European Journal of Wildlife Research

, Volume 53, Issue 2, pp 112–124 | Cite as

Comparing data of different survey methods for sustainable wildlife management in hunting areas: the case of Tarangire–Manyara ecosystem, northern Tanzania

  • Fortunata Msoffe
  • Fatina A. Mturi
  • Valeria Galanti
  • Wilma Tosi
  • Lucas A. Wauters
  • Guido Tosi
Original Paper


Cost–benefit considerations of wildlife monitoring are essential, particularly, in areas outside national park boundaries, where resources for conducting wildlife censuses are scarce, but that, at the same time, are subject to high pressure for wildlife utilization, such as hunting. Large mammal survey data from various sources were collated and analyzed to investigate which methods are best suited for monitoring purposes at low cost in the Tarangire–Manyara ecosystem, northern Tanzania. Our results indicate that primary data (from aerial and road transects counts) that involve direct species observations, although sometimes very expensive, are required for establishing the status of the target species in terms of density or population size. Concomitantly, secondary data from various sources, such as interviews, hunting quota, and damage reports, obtained over wide areas and over longer periods of time, can provide important information on presence/absence and distribution of species within an area. In addition, the study revealed that hunting quotas set did not correlate with species abundance/numbers from the primary data surveys for most of the large mammals hunted within the ecosystem. For a better conservation and management of wildlife, in particular with respect to the forthcoming formation of Wildlife Management Areas, we propose an integrated approach to wildlife monitoring using primary and secondary data sources through the involvement of local people’s knowledge.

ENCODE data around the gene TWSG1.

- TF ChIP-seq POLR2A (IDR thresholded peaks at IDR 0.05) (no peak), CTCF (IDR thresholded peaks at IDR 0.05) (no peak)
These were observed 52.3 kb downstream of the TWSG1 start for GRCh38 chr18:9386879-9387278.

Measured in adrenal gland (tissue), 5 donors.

Hunting quota Large mammals Survey methods Tarangire–Mayara ecosystem Wildlife Management Areas 



This study was part of the Tarangire–Mayara Conservation project (TMCP) funded by USAID through WWF Tanzania Programme Office and Oikos Institute. Further support was provided by TANAPA, Wildlife Division, Hunting Companies, and local communities in the study area. Special thanks to Oikos Institute president, Dr. Rossella Rossi who coordinated the project and provided logistical support, to Janemary Ntalwila and the entire Oikos staff—Tanzania branch.


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Copyright information

© Springer-Verlag 2007

Authors and Affiliations

  • Fortunata Msoffe
    • 1
  • Fatina A. Mturi
    • 2
  • Valeria Galanti
    • 3
  • Wilma Tosi
    • 3
  • Lucas A. Wauters
    • 4
  • Guido Tosi
    • 4
  1. 1.Tanzania National ParksArushaTanzania
  2. 2.Department of Zoology and Marine BiologyUniversity of Dar es SalaamDar es SalaamTanzania
  3. 3.Istituto OIKOS, NGOMilanItaly
  4. 4.Department “Environment-Health-Safety”Insubria UniversityVarese (VA)Italy

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